Professor Rhythm's 1991 release is the perfect blend of mbaqanga, house, hip-hop and kwaito.
Professor Rhythm was the production moniker of South Africa's Thami Mdluli, who made "club music with a township style," as he's mentioned.
His third album Professor Rhythm 3, which came out the same year apartheid ended in South Africa (1991), is a clear reflection of what the nation's urban centers were listening to at that pivotal time.
"Our music gave hope to the hopeless," Mdluli mentions about his sound, which sought to unite black South Africans.
It was a time when the "dominant mbaqanga and American R&B-based bubblegum sounds being produced in Johannesburg and other urban centers were transforming into house and hip-hop-inspired kwaito," the label Awesome Tapes From Africa, who are re-releasing the album, explains.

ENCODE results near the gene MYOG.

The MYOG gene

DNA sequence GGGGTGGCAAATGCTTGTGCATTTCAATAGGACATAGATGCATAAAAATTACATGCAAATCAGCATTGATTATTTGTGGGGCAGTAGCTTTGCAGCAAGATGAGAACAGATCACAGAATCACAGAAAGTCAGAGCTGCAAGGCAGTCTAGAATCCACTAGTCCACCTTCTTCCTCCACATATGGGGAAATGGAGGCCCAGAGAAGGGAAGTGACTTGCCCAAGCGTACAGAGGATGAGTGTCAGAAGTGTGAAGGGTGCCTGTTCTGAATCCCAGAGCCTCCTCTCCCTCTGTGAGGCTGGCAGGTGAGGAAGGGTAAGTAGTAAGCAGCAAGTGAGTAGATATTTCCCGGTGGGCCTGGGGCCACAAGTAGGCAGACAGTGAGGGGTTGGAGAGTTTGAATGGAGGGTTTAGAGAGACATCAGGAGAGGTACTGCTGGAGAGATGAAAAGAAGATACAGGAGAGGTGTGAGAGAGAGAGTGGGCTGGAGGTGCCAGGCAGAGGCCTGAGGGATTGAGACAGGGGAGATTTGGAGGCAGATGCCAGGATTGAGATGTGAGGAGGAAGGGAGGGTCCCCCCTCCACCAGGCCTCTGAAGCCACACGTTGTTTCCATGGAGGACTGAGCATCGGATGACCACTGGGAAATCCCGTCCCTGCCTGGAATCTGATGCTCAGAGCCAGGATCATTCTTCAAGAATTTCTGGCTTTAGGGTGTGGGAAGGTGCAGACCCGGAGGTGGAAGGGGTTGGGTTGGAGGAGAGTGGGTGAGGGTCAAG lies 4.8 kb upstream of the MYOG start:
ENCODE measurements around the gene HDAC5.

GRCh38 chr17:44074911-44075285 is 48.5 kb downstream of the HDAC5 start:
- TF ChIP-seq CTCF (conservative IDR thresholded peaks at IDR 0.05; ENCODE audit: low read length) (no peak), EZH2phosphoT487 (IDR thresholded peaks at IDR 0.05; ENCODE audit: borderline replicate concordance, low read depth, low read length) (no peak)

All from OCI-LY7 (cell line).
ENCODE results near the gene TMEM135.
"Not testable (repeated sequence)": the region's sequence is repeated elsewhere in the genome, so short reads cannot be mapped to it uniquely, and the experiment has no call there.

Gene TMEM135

"We were Influenced by foreign bands and so people updated their sound," Mdluli mentions about the influence of American house music on the growing house scenes of Pretoria and Johannesburg. All of which was happening as he was producing Professor Rhythm 3.
It was a new sound that was also aided by the increasing availability of house and hip-hop records from outside of South Africa and pushed forward by a sense of positivity from the public, who felt that apartheid was finally ending. "1991, '92, '93… Mandela was released. People were upbeat, they were happy, the music was good," he mentions.
Awesome Tapes From Africa will be re-releasing Professor Rhythm 3 on June 1. The album is available for pre-order now.
Listen to our exclusive stream of "Professor 3" below ahead of the release.